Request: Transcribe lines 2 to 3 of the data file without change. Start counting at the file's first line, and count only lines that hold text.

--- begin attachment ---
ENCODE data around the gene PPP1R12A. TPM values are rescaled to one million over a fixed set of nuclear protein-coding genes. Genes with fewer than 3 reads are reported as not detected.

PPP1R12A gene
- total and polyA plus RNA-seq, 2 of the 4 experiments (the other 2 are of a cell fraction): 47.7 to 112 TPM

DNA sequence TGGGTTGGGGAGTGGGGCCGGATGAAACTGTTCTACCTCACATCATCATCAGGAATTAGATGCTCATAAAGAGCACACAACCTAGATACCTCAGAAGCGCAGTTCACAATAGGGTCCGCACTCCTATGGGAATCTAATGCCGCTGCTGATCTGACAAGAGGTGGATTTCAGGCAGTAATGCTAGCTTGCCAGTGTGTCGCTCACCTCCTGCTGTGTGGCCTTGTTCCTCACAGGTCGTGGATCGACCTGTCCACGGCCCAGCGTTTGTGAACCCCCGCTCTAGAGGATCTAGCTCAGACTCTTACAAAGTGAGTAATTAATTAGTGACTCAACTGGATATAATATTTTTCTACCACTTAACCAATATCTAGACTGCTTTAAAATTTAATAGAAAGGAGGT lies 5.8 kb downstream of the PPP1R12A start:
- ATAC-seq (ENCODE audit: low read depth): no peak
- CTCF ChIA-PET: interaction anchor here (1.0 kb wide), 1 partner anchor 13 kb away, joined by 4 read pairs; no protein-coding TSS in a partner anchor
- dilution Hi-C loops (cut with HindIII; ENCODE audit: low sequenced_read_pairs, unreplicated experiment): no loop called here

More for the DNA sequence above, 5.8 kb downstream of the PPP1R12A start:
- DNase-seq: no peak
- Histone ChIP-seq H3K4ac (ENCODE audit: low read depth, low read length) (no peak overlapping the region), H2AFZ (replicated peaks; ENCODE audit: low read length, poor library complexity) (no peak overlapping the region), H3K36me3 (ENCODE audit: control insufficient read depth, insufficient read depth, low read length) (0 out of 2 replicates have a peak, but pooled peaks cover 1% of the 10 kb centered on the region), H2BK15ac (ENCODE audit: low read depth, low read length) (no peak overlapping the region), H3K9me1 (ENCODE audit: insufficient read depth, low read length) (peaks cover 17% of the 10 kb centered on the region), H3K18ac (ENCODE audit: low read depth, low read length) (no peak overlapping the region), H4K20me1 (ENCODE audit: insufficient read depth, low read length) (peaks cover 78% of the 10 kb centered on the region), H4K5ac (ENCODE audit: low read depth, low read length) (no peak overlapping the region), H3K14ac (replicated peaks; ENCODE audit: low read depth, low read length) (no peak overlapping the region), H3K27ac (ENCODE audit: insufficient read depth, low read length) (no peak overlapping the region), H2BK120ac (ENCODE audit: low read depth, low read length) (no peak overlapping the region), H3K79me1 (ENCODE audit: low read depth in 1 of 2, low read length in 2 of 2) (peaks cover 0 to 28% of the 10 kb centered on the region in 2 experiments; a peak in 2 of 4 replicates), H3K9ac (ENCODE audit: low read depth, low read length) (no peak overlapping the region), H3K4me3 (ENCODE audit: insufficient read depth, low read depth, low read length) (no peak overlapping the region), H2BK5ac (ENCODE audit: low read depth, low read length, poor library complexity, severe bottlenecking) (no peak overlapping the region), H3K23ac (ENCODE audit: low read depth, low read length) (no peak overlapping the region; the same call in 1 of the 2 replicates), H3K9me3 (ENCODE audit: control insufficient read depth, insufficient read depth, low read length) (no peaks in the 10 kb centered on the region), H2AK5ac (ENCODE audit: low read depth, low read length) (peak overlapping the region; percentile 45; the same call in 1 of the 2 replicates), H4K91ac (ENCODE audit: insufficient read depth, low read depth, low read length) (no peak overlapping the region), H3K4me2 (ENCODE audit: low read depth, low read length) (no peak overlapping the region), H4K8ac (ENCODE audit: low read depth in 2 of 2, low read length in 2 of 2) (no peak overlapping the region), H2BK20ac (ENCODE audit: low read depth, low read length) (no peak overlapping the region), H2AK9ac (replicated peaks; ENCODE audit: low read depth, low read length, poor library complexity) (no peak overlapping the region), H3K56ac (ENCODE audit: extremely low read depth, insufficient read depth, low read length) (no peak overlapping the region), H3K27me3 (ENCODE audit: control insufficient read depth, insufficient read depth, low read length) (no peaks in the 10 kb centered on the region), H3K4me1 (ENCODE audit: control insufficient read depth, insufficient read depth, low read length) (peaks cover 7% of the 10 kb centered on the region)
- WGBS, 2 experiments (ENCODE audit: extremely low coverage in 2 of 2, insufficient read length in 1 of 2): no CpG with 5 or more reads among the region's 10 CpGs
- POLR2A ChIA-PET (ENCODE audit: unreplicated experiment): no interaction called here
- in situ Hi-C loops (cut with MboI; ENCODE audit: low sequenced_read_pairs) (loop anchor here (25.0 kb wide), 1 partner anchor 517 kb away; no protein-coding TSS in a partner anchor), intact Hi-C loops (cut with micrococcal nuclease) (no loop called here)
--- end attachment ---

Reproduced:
PPP1R12A gene
- total and polyA plus RNA-seq, 2 of the 4 experiments (the other 2 are of a cell fraction): 47.7 to 112 TPM